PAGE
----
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    a doctors hand holding pills

    Treating Pain in the Wake of the Opioid Epidemic

    Facing regulations, stigma, and a breakdown of trust, doctors are choosing other approaches to pain management. Not all patients are pleased.

    By Adam Lalley

    July 21, 2023
    • Ct

      It's the contra insurgents always finding (making) fault against outstanding products and/or systems in play! We are not all addicts out-of-control as they prefer us. They need self control!, if they find their air is bad, all our air is considered bad, so they have our air depleted with bad chemistry, etc. They are the defunct third-class who wants to be told when to eat, drink, and breath, etc. Having chronic pain, I'd rather be addicted to good reliable over-the-counter than the unreliable street stuff! If he wants to be controlled, put him where the manpower is available -a clinical environment!

    • Michael Nacrelli

      If the portrayal in the "Dopesick" series is even remotely accurate, then some reticence in prescribing opioids seems warranted.

    • Lizabeth Conner

      I felt this into my core. I often share that my 1st drug dealer was a doctor who made me walk after a fall my Senior year. Of course I did what the future of all my orange bottles said as needed. That need out grew my bottles with a car accident and I to turned to the bar stool, table mirrors and whatever someone said would work. My pain and the disease of addiction drove me straight to the Psych ward begging for help. Today I am 3 years 5 months 3 days clean. My body now works on a constant 4 with low gabapentin. PT, chiropractic, massage, ibuprofen and ice. Having a Doctor acknowledge accurately what this desperation of pain experience is healed some of my resentments toward the institutions whos hands were tied to truly help. (Rachel) We do Recover Lizabeth

    • Nicholas Keller

      Rachel should doctor-shop, and also she should use an adjunct medication like memantine or acamprosate to diminish tolerance. The hope will be to keep doses low. She should see a doctor about trying some sort of ultra low-dose naltrexone schedule, if a dose could be found that would not immediately abort all analgesis from the main medications or worsen pain. Then titrate up slowly. (The pharmacological problem that needs to be conquered when it comes to opioids is tolerance and dependence. If only pharmaceutical research could turn up an answer to this, then there would be less issue in using true analgesics to treat the true, blinding, life-destroying pain that so many people suffer with.)

    • Laura Semrau

      What a difficult road to walk. Thank you for sharing.

    • Susan Weirauch

      Did Dr. Lally physicially examine the homeless patient? Did he review any records to determine whether she'd had any recent diagnostic tests? If not, why not? To appropriately recommend any medically necessary treatment, which would include determining if this patient has any acute injury or diagnosis, he should have ordered at least x-rays(s) and possibly MRI (s) or any other necessary tests to rule out any conditions that might require surgery or other treatments (it's very unlikely that this patient has access to even a primary care physician and would therefore be unaware of any condition that might be causing or exacerbating her pain level, such as cancer). I sense a bias here; if a well-dressed patient had presented with the same symptoms, they might have been assessed quite differently.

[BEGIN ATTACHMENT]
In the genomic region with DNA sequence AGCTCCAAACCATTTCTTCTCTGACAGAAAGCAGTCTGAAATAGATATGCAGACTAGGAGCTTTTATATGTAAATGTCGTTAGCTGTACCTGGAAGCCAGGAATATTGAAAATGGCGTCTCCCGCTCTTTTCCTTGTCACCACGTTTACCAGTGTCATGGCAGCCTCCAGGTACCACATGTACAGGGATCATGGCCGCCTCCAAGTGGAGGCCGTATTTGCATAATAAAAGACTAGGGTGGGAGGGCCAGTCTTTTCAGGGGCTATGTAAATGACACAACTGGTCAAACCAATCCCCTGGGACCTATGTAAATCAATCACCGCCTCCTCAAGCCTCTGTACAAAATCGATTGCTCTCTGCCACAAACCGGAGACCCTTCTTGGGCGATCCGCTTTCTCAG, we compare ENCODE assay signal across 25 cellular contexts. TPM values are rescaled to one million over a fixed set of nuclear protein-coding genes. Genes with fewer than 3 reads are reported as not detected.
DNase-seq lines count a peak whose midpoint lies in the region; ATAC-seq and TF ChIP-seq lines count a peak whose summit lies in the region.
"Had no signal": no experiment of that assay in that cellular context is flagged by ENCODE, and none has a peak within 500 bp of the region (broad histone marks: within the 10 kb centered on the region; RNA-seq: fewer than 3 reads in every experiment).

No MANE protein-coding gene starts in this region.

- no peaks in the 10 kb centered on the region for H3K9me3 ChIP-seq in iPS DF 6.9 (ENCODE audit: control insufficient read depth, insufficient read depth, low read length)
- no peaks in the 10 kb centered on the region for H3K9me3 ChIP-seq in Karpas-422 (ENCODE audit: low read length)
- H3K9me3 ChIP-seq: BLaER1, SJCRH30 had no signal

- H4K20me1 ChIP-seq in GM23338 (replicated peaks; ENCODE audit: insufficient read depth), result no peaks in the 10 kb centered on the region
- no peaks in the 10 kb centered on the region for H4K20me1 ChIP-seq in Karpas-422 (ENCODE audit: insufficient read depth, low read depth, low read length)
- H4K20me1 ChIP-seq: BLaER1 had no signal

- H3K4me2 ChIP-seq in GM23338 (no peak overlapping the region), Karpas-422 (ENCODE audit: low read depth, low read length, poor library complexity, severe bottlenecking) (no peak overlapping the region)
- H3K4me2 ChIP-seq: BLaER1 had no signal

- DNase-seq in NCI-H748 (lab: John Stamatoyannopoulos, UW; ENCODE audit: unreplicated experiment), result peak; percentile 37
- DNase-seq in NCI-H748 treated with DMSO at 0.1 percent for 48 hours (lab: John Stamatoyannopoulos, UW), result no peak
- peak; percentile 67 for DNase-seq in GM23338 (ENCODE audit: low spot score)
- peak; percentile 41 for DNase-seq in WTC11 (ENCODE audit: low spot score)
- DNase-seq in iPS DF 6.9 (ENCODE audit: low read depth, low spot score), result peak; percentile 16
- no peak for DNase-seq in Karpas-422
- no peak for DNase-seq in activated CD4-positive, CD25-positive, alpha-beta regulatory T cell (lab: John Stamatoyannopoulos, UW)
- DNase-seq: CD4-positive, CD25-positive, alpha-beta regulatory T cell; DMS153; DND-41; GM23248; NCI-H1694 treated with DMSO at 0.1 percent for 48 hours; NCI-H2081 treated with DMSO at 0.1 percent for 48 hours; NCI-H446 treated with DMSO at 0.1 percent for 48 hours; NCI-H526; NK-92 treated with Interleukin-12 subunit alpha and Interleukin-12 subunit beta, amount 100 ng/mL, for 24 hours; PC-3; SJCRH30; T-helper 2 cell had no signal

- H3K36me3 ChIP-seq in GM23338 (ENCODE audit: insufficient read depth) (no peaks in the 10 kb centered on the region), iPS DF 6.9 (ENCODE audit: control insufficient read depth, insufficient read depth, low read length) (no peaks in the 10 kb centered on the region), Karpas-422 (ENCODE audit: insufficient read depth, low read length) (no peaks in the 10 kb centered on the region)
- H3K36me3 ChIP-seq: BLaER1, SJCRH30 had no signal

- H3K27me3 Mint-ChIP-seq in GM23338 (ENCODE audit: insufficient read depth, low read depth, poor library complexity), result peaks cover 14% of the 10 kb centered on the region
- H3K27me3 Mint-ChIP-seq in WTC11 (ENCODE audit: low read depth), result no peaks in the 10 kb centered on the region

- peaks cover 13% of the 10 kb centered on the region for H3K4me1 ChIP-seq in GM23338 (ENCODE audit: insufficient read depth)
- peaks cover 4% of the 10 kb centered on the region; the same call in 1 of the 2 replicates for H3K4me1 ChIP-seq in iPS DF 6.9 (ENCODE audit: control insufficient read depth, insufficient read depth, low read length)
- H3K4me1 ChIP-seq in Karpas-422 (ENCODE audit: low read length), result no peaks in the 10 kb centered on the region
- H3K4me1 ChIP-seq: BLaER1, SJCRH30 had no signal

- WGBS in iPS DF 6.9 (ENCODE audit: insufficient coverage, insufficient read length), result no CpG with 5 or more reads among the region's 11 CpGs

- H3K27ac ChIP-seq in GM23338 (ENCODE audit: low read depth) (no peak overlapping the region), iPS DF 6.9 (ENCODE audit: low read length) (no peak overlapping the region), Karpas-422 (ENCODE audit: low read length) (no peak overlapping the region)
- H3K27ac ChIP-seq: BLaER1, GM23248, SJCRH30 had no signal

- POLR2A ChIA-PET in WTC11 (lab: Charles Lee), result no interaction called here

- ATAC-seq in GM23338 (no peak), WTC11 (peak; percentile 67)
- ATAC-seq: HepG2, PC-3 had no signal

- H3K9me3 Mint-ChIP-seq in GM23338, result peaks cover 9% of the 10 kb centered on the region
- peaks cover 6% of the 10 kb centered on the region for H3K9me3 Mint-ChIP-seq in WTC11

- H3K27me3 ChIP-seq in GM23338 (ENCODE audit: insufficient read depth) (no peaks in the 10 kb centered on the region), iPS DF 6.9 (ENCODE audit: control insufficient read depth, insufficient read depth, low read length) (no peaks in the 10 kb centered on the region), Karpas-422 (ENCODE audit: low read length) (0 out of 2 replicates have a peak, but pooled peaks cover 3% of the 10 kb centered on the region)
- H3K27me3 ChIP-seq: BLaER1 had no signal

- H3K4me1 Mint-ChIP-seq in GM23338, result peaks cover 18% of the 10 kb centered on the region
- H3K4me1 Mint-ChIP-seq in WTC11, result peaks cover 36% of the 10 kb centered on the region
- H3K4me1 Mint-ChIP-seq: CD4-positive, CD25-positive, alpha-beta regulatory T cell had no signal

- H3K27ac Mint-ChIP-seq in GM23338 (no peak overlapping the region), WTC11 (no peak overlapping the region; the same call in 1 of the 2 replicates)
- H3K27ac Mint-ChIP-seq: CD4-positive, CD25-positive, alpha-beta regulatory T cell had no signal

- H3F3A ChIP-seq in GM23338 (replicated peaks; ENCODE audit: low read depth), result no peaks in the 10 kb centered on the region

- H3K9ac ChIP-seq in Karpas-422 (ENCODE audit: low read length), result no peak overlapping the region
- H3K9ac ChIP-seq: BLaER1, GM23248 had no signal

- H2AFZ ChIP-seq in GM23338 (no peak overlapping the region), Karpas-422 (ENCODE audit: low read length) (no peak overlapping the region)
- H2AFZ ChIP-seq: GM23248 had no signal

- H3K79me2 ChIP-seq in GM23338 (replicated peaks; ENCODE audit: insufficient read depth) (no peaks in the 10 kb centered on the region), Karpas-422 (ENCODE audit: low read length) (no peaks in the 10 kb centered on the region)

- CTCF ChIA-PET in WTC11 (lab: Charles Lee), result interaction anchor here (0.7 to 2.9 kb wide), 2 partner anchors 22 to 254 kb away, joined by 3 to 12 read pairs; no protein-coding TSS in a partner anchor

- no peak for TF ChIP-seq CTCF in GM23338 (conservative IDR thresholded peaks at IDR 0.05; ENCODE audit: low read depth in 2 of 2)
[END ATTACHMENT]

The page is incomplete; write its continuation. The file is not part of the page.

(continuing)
As if by gravity, our emergency department, like a planet, pulls pain into its mass. Stowed in the chests, joints, backs, and groins of patients; in their cuts, fractures, burns, and abscesses; pain arrives from every corner of Brooklyn by rail, car, ambulance, and foot. It constitutes our atmosphere. In the pediatric emergency wing, pained squeals interflow with cries of hunger, boredom, or fear. Down the long hallway, bellows of pain emanate from the adult triage area and from behind curtains, where medications are subsiding, blood is being drawn, or a catheter is threaded into a bladder. Among the eighty or so languages uttered in our hospital, the word I learned first was not “hello,” but “pain.”

    Occasionally, I come across patients like the frenetic, harried, middle-aged woman I’ll refer to as Rachel. Rachel had been waiting in our emergency department for two hours before I had a chance to see her. When I called her name, she shot up from her chair, tugged down her mask, and delivered a pressured speech into my face before I could introduce myself.

    Caught off guard, I tried to piece together shards of a shattered and chaotic story: the gist was that a car accident nearly two decades ago had kindled years of chronic neck, back, and joint pain that her current regimen of opioids like morphine and oxycodone could no longer quell. Both her primary care doctor and her pain management specialist were refusing to ramp up the doses of her prescriptions. She confessed that she had tried every narcotic available except for heroin (she hated needles). Pronouncing them correctly, she enumerated each one. In desperation, at one point she had tried scoring opioids on the street and been raped. Now in my care, she begged me not to send her back to the streets.